0285 – Conan, Stark and Heroic Journeys

I once played a video game at a friend’s house about Conan The Barbarian. It was similar to God Of War, where you’re basically this title character who’s physically strong and powerful, and you go around hacking people up in increasingly difficult and complex combinations. Along the way you earn points, get stronger, increase your skills, become stronger, become more powerful, face up against more powerful enemies, do more killing and slaughtering, and ultimately… a whole lotta slaughtering. And you make love to some sexy maidens. And there are some epic boss confrontations and you have to do quick-time events where you respond to things, and it’s just a whole lot of mindless fun.

Conan has been on my mind for some time because I seem to recall the game starting with the character already rather strong and overpowered– perhaps kind of like how Thor did in the first Marvel movie. He already had skills and power, but he was naive and arrogant and hungry for action. In both cases, Conan and Thor get cast out and lose their advantages– a fool and his money are soon parted– and they then spend the rest of their time on a Hero’s journey, earning back what was supposedly their birthright, but earning in in an honorable, respectable way so that the audience feels that this time they deserve it. I believe in Thor’s case he has to earn the right to wield Mjolnir, and he doesn’t earn it until he is willing to sacrifice himself for others. With Conan, he loses all of his amazing armor powerups, and he has to earn them back one by one by defeating bosses in trials. (I can’t remember the specifics– maybe I’ll look them up again at some point, but the point is made.)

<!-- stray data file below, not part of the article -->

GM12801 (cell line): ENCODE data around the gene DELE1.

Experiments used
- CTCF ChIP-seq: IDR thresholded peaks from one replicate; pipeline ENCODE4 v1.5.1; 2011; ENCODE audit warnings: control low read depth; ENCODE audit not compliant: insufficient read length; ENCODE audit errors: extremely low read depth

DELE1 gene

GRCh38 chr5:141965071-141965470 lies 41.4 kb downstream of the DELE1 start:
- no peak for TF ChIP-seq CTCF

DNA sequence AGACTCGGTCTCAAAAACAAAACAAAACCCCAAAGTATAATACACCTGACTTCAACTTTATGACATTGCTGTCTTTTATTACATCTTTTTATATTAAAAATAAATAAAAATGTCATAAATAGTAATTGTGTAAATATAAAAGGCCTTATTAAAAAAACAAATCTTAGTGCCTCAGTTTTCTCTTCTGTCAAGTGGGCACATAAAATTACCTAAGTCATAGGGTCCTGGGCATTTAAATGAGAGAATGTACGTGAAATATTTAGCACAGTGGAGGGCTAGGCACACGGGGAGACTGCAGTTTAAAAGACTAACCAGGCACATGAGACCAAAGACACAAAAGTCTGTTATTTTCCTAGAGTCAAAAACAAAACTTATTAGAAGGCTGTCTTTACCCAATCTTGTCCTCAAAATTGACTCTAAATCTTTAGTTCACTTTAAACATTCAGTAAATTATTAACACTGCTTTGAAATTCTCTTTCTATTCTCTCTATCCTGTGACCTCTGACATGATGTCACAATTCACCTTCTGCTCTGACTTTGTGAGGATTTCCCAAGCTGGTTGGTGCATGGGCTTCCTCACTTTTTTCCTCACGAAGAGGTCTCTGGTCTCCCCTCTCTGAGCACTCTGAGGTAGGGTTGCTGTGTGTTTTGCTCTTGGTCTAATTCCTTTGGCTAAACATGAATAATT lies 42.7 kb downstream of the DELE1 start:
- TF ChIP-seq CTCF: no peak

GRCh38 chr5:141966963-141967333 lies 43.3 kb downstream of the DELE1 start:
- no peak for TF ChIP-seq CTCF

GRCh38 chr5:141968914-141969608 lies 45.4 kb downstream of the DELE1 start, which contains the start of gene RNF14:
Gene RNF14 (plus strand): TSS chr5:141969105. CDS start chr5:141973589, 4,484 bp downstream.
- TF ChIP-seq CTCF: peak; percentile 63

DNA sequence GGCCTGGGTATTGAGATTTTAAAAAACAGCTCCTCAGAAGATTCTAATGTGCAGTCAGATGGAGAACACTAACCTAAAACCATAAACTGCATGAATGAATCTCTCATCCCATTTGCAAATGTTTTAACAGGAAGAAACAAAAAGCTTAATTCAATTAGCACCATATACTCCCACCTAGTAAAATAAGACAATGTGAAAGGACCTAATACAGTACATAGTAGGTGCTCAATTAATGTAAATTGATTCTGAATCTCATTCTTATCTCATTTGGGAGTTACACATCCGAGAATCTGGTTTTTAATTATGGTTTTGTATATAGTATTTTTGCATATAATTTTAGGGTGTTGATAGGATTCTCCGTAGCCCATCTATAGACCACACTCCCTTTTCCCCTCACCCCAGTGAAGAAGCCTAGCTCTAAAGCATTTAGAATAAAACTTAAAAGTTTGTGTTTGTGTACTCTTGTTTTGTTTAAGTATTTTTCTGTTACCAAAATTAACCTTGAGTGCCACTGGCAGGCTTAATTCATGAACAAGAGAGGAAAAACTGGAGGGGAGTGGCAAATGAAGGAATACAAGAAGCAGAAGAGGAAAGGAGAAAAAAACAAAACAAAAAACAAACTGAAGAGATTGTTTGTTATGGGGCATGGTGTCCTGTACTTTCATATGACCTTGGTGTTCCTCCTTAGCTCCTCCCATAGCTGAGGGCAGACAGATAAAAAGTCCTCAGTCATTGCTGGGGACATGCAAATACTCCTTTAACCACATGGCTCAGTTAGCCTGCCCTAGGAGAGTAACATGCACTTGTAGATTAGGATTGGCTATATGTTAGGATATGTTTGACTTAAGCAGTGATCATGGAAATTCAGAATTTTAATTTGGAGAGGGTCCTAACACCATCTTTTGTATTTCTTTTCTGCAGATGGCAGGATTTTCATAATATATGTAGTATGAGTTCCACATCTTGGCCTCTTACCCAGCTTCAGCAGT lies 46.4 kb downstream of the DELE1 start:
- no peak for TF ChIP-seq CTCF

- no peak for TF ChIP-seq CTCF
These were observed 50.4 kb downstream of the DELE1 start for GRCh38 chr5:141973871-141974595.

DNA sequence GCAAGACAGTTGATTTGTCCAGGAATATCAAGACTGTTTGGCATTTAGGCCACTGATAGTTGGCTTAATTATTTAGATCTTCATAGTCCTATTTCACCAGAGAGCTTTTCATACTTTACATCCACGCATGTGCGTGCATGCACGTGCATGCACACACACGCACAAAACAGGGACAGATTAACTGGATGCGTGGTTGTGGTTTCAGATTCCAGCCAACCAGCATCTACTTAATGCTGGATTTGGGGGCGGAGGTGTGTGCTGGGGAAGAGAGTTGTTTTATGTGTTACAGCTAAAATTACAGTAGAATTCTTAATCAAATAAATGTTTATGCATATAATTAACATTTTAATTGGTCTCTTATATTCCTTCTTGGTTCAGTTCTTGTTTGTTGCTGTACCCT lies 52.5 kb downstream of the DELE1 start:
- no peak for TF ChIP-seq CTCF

Really, Tony Stark goes through the same thing in the Iron Man movies. He starts out inheriting a lot of money and intelligence, and he coasts along (though for a superhero movie to work, even the coasting involves essentially being a physics/engineering superhuman). He enjoys the cars and the women and so on… until he suffers this devestating setback where he’s kidnapped and forced to be creative and think his way out. But that creativity alone isn’t enough– he has a friend who takes care of him, nurses him back to life, who helps him with his escape plan– who sacrifices himself, that Tony might live. “Don’t waste your life,” Yinsen says with his dying breath.

Tony then goes on to build a better version of the Iron Man suit, which allows him to be a one-man army righting the wrongs that were perpetuated by his earlier inaction and indifference to reality outside of his bubble. Along the way he has to tussle with Obadiah Stane– a person who was his right-hand man, but is power-hungry and wants to take over– he had commissioned the kidnapping of Stark, and he builds the Iron Monger– a more powerful version of the Iron Man suit, but less aesthetic. In the boss battle, Stark is again forced to improvise his way around, to exploit environmental advantages and such to defeat the physically stronger opponent.